He has openly stated the government “should have no role in NHS provision” – and has called the NHS “a fundamentally broken machine”. Hardly a USP for selling our NHS abroad.
Here’s the rub – for patients and staff the risk is one of losing our NHS and our nearest and dearest finding themselves without proper care; for Jeremy the risk is that he will find himself unable to keep up the dismantling whilst selling it to the public as a jolly good thing ready for the next election.
Govt. Risk Factor: How long is a piece of string?;
NHS Risk Factor: 10.
Which bring us to Jeremy’s priority number 5 – managing the boo-ometer.
i.e. Selling the sell-out whilst managing staff shortages, wage cuts, missing ambulances, lengthening waiting lists, closures, incidents, sick people getting sicker and dying whilst having their essential benefit/care withdrawn, bad press, legal challenges and an increasingly disgruntled and dismayed electorate.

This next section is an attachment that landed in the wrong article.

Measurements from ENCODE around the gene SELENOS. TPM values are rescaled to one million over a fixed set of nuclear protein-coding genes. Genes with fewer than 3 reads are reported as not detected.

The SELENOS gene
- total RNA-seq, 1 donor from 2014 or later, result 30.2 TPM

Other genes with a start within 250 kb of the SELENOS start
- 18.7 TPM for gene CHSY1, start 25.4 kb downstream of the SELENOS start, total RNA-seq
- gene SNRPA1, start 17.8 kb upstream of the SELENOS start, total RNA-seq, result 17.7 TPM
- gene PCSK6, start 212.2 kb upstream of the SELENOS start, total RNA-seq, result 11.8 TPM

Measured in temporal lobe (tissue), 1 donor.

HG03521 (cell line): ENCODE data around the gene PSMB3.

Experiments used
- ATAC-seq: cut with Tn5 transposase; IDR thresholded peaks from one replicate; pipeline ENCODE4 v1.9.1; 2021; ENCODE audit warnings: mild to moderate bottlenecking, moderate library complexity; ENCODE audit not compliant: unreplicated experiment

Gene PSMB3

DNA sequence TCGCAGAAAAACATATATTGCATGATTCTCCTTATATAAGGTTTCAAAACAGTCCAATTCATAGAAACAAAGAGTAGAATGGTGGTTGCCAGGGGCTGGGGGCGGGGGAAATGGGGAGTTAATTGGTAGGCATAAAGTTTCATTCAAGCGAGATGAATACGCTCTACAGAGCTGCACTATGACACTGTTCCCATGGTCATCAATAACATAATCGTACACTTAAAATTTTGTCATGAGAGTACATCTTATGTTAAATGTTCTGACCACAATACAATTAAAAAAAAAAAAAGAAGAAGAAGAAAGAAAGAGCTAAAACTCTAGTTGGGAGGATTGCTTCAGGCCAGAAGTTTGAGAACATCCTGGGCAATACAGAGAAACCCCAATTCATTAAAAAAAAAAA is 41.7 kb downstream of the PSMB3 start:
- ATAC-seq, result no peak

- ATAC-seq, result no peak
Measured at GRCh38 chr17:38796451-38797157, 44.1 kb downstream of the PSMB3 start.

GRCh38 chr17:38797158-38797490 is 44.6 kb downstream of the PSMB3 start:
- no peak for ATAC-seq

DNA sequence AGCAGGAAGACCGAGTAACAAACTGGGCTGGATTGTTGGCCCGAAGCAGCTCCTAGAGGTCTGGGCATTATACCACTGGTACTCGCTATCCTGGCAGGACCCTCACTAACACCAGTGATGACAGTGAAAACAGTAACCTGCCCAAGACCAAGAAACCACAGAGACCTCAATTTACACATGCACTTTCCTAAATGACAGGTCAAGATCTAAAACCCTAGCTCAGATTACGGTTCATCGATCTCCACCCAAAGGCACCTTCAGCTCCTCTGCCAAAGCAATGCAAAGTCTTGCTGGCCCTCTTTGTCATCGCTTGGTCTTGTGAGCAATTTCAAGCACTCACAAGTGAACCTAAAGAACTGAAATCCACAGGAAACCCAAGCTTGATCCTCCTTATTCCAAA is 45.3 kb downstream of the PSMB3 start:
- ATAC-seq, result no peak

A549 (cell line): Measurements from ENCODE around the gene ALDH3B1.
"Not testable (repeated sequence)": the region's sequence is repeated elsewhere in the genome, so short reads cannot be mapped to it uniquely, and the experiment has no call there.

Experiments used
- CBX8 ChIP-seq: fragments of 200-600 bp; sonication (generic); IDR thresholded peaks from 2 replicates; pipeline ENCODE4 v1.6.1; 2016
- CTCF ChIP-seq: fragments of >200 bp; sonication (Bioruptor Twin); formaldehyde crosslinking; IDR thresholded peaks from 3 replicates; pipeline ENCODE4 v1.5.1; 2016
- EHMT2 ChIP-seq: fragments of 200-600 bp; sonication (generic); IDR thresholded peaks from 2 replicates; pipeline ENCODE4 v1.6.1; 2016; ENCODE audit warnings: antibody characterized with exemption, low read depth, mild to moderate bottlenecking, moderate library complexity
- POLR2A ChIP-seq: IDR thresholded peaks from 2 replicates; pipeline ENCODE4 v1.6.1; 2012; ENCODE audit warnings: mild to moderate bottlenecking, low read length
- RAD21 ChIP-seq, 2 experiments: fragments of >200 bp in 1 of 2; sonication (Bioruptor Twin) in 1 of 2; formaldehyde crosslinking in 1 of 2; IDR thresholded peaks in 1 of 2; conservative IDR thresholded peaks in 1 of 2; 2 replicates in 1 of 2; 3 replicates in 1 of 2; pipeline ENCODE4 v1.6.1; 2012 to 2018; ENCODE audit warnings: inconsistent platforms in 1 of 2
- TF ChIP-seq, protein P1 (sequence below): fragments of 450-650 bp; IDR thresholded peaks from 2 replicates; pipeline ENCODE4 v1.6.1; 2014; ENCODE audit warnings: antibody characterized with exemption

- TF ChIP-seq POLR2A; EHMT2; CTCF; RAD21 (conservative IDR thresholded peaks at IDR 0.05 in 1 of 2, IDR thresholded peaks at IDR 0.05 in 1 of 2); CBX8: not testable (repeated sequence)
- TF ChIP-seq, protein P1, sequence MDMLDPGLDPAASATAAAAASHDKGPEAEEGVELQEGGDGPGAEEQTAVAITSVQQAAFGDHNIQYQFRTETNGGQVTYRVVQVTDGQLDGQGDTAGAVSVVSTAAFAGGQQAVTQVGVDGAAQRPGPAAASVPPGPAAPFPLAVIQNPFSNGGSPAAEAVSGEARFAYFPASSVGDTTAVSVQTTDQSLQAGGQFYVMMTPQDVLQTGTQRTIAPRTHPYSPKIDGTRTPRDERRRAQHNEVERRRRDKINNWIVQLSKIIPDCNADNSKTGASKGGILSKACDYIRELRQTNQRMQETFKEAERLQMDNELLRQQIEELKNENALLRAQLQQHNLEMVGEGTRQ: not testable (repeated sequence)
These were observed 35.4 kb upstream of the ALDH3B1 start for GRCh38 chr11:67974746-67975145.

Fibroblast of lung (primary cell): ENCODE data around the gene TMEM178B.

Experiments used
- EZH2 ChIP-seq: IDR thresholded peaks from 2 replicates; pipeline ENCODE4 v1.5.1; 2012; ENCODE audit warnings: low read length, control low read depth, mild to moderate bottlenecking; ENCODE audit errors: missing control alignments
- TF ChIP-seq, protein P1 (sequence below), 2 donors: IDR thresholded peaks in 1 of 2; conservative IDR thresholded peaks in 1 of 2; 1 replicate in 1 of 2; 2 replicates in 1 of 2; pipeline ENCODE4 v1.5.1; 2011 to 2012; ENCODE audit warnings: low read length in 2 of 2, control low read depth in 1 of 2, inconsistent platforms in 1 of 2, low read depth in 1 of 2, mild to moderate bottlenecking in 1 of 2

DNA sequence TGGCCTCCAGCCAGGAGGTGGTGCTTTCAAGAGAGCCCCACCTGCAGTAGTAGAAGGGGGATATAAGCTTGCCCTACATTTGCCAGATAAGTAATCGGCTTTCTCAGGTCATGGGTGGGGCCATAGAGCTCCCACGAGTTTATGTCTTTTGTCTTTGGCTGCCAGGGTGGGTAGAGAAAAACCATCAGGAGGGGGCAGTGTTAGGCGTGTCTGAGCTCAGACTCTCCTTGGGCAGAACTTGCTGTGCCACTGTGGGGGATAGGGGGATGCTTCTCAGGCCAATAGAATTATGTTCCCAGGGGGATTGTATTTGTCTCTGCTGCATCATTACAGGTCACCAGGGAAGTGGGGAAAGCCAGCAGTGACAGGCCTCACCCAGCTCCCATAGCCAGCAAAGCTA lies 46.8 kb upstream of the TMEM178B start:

As one desperate Tweeter asked:
“How can my dying father have been refused care in his final days on the NHS?”
We are led to believe Lansley’s failure was not one of process, but one of communication – however Hunt’s appointment brings with it a clear message: a man with no experience in health, an anti-abortionist whose behaviour in the mishandling of the BSkyB affair remains open to question and is the co-author of an anti-NHS pamphlet, has surely been tasked with continuing to turn the NHS inside out to become carrion for the rich pickers of the private health sector.
Amongst the many quips cast on Twitter this week, @welsh_gas_doc probably holds the most accurate prophecy:
“Lansley lost the confidence of the majority of the NH workforce – Jeremy Hunt starts off never having had it and is unlikely to gain it.”
Meanwhile, let us not forget that, just as Shakespeare knew so well, every tragedy holds within it scenes of comedy – and yes, Jamie Reed of the Shadow Team has already nailed the likely Carry On Up the Ministry scenario: With Jim Dale at the helm what can possibly go wrong?
Govt. Risk Factor: 10/10 for own goals;
NHS Risk Factor: Immeasurable.